Our Son's Journey


Hello fellow quilters!

I have been overwhelmed by the love and support I received on my Instagram post regarding my son.

In case you missed it, we had recently discovered my son had some developmental issues.  What happened was, he started kindergarten this past year and within the first month, we knew something was seriously wrong.

Our bright, funny boy was a puddle of anxiety and continuously struggling at school.  While I had always known he had a stubborn streak (which I refuse to believe comes from my side! lol) he had always been cooperative and kind. 

Soon, I was getting calls that he would curl up on the floor and cover his ears.  Or would simply get up and try to leave the class.  Kids were picking on him because he was the one who brought everything to a stop.  

When I went to visit him at the school one day, I quickly realized my son was not like the others.  I saw him walking in circles, muttering to himself and moving his hands in a stiff, almost flapping manner.  I had never seen him do this before, but I immediately recognized it as "stimming"--a coping mechanism I had seen my autistic nephew do many times.

I remember turning to my husband after we left and asked, "Did you see what he was doing?"  My husband replied, "Yes.  Make an appointment with his doctor."

I was devastated, but sprang into action.  We had an appointment made before we had even left the parking lot and I scheduled a conference with his teacher and the principal.

This part of the story gets sad, but after a lot of heartache and back and forth, we decided it was better to keep him home and homeschool him. 

I know this isn't the right decision for everybody, but it was what was right for us.  I work from home and couldn't watch my son go through this anymore until we knew exactly what was going on and how we could help him.

A few weeks later, we got the diagnosis:  my son was on the spectrum.  He had autism spectrum disorder level 1 (previously known at Aspgerger's Syndrome). He was also diagnosed with ADHD (attention deficit hyperactive disorder).  

When we got the diagnosis, it was extremely hard--but in some ways it felt like a relief.  It explained all those little things that had always been so horribly hard. It explained why we had so much trouble getting his hair cut.  It explained why he wouldn't fall asleep until very late at night. It explained the horrible tantrums he would throw when his routine was upset.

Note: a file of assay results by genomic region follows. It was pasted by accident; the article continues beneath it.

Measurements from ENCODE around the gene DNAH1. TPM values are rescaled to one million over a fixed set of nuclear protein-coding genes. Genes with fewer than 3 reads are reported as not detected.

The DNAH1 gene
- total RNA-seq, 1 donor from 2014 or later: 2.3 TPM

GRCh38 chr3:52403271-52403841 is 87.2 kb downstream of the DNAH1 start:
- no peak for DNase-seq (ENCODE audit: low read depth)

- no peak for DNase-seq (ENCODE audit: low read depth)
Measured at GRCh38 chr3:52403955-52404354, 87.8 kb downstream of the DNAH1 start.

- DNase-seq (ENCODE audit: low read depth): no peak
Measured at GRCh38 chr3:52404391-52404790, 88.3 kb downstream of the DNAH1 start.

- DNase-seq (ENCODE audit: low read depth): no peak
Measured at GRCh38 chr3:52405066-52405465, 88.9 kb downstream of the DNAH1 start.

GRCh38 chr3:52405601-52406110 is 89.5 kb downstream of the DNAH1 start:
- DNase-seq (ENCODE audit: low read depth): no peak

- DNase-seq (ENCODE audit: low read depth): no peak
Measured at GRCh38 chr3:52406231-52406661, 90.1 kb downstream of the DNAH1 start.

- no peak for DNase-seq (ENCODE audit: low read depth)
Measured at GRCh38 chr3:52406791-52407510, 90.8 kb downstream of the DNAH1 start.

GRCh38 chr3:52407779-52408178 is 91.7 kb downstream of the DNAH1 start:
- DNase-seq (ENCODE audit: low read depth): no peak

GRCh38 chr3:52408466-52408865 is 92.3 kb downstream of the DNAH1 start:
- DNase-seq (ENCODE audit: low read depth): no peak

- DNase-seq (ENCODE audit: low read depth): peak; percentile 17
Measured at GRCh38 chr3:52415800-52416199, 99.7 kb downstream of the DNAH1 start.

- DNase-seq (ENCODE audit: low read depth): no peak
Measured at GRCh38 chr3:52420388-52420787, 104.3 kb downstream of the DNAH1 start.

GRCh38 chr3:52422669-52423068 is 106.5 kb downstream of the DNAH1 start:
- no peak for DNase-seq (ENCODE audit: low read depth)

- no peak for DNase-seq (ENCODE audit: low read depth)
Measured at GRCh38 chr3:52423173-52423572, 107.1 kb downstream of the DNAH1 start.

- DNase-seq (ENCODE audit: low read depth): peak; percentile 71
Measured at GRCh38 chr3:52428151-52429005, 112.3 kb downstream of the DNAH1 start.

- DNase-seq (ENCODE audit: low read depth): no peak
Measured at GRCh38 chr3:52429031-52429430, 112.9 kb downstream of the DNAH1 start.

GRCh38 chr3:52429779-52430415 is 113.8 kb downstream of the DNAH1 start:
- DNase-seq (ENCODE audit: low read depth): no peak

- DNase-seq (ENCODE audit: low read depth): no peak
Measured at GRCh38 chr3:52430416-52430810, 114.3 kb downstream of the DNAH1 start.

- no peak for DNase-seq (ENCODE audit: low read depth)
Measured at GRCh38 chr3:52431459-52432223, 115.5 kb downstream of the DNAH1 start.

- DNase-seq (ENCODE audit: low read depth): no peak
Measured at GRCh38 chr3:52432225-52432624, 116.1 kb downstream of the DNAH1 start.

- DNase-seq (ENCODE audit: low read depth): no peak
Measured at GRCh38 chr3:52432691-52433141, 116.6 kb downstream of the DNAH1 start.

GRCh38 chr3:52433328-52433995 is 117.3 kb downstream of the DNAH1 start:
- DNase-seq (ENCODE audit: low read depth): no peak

I had been blamed by family for being too lenient, but there was a little voice inside me that would say, "No...this is harder than it was before." 

I have a teenage daughter so this wasn't my first round of parenting.  And I knew deep down there was something different going on, but I think I didn't want to believe it.

We enrolled him in occupational therapy and speech therapy.  The occupational therapy helps with his fine motor skills and the speech therapy is to help him hold "typical" conversations.  Otherwise, he prefers to only talk about his favorite subjects like science and medicine (oh and minecraft!).

We have seen him make really big strides, but I'm always aware he seems different than other kids.  Whenever I start to think, "He's got this!"  Something will happen to remind me that he may always need special accommodation--or that things may just be harder for him or take longer to learn.

But-- as I am sure mothers of special needs kids can understand--what I mostly see is a sweet, intelligent boy who is passionate about what he loves, whose smile lights up my world and who I would choose over and over again to have as my son.

I know the journey ahead will not be easy, but I was raised to put my trust in God and to believe He leads us where we need to go.  Even through all the tears I've shed, I know that God doesn't abandon us and that He has a special purpose for each of us and for my son.  So I hang on to that every day, even on the hard days.

Thank you for taking time to listen and read our story.

If you can relate to this, drop me a line!  One of the hardest things I have found is the lack of support in our area.  The messages I have received from other quilters who homeschool or have been down this path is what keeps me going. 

So don't be shy!  Let me know your story.  Maybe you are in the beginning stages of your journey or maybe you've been down this path already with adult children, but I know we are better when we can help each other. 

So don't hesitate to reach out!  I'm only an email away.